By Lisabet Sarai
Just over a month ago, I happened on a syndicated column in my local newspaper, entitled “Porn in the US ‘a public health crisis’”. As soon as I’d digested it, I knew I had the topic of my next blog post for ERWA. I didn’t bother to save the article; I was sure I could find it on the ‘Net when I was ready to sit down and write. Sure enough, this afternoon I googled “porn public health crisis” and got pages of links to the basic story. For example, here’s more or less identical text to what I read, from www.telegraph.co.uk:
I noted some of the other domains where the item appeared: christianpost.com, christian.org.uk, sermonaudio.com, godlikeproductions.com. Clearly the religious establishment loved this article.
The content derives from a press conference preceding the Coalition to End Sexual Exploitation Summit, held in Maryland suburb outside Washington, DC in May. The primary points of this rather histrionic report are that most US teenagers have viewed Internet porn by the time they’re thirteen or fourteen and that exposure to these “degrading misogynist images” has extreme negative consequences. To quote the article:
Mary Anne Layden of the University of Pennsylvania, who specialises in sexual trauma, said pornography has been a factor in every case of sexual violence that she has treated as a psychotherapist.
“The earlier males are exposed to pornography, the more likely they are to engage in non-consensual sex – and for females, the more pornography they use, the more likely they are to be victims of non-consensual sex,” she said.
Strong claims. I would like very much to see the scientific evidence supporting them. I’d also appreciate information on sample size and sample selection. Was the non-consensual sex self-reported, or independently verified? Was there any control for demographic or historical factors such as economic level, educational level, family conflicts, substance abuse, or other mental health issues unrelated to sex?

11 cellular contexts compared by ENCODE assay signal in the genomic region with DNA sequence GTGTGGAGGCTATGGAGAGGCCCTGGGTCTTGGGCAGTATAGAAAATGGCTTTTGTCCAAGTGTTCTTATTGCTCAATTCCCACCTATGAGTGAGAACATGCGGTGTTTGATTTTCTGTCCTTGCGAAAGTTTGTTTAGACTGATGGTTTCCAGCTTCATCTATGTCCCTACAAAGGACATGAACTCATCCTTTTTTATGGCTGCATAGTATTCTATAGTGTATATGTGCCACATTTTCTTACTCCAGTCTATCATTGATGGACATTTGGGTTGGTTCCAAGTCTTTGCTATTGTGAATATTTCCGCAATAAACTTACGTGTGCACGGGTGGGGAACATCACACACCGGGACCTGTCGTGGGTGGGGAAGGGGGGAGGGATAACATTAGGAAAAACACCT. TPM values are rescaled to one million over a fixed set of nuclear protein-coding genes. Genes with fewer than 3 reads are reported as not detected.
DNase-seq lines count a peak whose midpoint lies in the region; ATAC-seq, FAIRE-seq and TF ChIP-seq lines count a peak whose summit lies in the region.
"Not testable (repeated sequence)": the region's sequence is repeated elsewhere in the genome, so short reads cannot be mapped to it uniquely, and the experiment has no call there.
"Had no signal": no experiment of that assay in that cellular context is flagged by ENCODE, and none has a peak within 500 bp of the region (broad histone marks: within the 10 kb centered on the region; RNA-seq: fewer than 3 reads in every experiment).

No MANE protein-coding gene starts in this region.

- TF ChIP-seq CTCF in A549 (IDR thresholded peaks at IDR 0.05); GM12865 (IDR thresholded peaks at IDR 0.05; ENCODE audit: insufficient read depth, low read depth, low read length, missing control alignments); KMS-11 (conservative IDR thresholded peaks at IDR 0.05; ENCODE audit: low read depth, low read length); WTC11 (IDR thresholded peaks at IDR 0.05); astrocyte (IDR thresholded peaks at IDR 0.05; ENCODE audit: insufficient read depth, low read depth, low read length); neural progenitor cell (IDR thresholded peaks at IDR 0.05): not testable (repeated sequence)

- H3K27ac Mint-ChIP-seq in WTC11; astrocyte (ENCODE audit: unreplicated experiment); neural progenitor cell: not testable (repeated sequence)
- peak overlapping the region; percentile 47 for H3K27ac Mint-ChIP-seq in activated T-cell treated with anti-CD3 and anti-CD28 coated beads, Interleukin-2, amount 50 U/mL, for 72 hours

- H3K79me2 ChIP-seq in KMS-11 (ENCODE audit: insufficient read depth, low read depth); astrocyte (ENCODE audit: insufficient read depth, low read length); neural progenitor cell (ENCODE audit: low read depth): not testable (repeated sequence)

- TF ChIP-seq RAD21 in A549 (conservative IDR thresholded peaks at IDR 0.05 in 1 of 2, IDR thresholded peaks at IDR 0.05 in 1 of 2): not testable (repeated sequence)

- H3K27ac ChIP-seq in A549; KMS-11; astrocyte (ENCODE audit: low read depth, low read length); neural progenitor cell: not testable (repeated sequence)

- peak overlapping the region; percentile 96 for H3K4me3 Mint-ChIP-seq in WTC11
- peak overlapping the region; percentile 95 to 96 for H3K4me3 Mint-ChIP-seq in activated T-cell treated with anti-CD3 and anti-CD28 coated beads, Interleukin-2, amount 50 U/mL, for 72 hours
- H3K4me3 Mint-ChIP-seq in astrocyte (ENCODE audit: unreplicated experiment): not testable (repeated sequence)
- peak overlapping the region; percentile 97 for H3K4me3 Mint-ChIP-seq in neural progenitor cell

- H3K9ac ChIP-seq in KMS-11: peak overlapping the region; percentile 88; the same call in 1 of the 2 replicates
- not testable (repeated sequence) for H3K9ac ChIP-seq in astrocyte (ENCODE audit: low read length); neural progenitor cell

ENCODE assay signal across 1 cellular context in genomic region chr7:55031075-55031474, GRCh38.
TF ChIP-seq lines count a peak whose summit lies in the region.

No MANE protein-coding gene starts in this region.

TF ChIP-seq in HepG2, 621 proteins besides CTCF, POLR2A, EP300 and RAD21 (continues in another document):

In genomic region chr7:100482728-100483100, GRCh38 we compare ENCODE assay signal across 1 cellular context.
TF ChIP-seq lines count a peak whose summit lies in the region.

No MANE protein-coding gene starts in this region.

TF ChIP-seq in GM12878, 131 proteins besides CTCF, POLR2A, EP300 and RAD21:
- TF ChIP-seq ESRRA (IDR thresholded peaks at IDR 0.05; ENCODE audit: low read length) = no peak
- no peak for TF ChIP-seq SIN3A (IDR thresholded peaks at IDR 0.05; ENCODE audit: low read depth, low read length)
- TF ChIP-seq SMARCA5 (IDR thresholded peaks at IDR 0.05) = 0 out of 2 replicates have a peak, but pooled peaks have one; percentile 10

There’s also a serious logical flaw hiding in Dr. Layden’s statement. When treating victims of sexual violence, she has noted that porn shows up in most cases. This does not necessarily mean that porn leads to sexual violence. The causality could very well work the other way: individuals prone to commit sexual violence tend to use porn as fantasy material or a substitute for action. Furthermore, her personal observations in the therapeutic environment say nothing about the effects of porn on the population as a whole.
The article then shifts to discussing the effects of porn on the individuals who participate in creating it, a journalistic sleight of hand that leads the reader into thinking that perhaps this is the ultimate fate of the poor teens who’ve become porn addicts.
Please don’t misunderstand me. I am not generally in favor of young people being exposed to hard core porn. I don’t subscribe to the hysteria evident in those attending this conference. However, I’m concerned by the fact that, to quote Dr. Gail Dines, “”Porn is without doubt the most powerful form of sex education today.” This may well be true, and I find it most unfortunate, because porn is not intended as education.